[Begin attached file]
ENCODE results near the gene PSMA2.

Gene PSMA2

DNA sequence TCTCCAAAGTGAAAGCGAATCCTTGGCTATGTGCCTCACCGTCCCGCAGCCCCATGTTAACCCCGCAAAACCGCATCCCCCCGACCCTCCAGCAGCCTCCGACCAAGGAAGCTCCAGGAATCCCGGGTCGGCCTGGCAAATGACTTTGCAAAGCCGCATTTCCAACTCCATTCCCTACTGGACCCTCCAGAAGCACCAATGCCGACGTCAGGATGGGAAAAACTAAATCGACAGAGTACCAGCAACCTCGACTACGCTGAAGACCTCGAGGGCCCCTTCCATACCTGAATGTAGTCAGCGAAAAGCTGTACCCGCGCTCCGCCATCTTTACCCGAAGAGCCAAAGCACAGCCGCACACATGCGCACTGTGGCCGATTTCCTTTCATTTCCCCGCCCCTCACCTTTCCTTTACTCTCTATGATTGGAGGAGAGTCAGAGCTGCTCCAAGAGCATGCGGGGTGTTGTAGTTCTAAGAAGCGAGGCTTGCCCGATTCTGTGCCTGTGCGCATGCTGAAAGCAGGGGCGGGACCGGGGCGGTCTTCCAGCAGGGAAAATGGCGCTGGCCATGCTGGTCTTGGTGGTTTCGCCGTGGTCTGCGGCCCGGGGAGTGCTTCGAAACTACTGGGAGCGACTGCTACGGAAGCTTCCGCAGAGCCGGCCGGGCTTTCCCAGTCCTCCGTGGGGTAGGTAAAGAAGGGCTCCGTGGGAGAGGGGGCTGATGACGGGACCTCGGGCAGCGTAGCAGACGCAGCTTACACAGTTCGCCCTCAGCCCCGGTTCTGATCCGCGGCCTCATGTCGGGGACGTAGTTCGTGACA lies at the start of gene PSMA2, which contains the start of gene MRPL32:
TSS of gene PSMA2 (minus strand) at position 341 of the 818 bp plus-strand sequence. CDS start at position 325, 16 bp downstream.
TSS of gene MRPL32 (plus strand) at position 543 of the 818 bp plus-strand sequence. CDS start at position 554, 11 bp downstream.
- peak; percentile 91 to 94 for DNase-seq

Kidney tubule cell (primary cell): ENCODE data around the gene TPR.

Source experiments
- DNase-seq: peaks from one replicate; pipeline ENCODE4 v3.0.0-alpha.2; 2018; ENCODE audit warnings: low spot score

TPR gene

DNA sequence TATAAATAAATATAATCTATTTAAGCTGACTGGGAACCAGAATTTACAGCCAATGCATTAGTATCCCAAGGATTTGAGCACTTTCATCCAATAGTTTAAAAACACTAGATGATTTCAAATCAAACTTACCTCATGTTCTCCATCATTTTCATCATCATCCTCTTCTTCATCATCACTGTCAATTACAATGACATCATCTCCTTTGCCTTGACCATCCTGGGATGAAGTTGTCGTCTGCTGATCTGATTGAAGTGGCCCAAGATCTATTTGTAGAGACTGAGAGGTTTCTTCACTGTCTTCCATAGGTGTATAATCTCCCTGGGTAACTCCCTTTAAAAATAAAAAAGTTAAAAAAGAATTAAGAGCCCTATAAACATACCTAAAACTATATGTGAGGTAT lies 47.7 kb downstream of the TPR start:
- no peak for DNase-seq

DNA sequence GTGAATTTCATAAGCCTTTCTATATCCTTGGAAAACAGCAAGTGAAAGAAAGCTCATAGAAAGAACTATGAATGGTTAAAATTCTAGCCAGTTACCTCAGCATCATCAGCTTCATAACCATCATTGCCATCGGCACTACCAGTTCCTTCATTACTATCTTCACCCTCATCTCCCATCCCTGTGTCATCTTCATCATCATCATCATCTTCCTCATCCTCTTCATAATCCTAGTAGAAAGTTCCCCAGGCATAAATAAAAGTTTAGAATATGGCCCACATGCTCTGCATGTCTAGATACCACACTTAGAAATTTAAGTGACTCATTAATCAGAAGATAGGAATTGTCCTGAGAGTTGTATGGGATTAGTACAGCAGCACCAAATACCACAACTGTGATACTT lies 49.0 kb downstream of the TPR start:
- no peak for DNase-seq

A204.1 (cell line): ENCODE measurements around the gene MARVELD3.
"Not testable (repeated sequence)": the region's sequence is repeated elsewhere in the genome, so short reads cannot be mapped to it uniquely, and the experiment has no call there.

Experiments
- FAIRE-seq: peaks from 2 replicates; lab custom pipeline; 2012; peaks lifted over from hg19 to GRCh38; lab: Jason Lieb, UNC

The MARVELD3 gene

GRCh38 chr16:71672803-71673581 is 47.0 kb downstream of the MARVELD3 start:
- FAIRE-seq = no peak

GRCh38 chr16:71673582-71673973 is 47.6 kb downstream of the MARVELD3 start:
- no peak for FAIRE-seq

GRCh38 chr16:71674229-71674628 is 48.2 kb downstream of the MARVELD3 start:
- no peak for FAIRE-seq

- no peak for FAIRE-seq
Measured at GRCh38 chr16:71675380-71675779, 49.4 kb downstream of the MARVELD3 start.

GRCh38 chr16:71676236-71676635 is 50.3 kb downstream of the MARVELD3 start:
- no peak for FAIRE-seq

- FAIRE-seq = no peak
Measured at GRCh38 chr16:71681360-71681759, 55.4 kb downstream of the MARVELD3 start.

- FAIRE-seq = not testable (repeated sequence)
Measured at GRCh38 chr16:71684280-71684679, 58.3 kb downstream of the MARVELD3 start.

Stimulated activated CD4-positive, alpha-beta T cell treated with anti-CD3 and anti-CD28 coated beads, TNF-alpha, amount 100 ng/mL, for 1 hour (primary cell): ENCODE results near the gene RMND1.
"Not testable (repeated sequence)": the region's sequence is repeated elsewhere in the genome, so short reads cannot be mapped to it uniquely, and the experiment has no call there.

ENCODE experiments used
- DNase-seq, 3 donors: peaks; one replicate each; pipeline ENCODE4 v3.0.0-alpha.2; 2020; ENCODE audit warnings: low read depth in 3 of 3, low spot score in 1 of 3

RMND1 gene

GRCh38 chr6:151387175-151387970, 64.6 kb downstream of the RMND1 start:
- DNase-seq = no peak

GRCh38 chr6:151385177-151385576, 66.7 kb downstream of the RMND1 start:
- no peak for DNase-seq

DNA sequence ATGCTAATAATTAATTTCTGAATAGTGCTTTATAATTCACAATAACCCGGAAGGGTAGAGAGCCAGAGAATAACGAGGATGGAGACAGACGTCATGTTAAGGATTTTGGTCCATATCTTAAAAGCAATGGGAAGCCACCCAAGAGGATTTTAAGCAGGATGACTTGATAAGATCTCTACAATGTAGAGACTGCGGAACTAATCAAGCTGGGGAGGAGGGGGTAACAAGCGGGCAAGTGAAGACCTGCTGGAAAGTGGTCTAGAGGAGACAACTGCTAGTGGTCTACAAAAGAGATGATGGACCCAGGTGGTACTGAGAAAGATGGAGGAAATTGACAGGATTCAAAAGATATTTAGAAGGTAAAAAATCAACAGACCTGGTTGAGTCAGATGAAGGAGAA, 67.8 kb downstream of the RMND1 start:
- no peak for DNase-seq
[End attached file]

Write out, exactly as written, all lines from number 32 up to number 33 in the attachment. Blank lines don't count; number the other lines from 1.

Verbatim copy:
- FAIRE-seq = not testable (repeated sequence)
Measured at GRCh38 chr16:71684280-71684679, 58.3 kb downstream of the MARVELD3 start.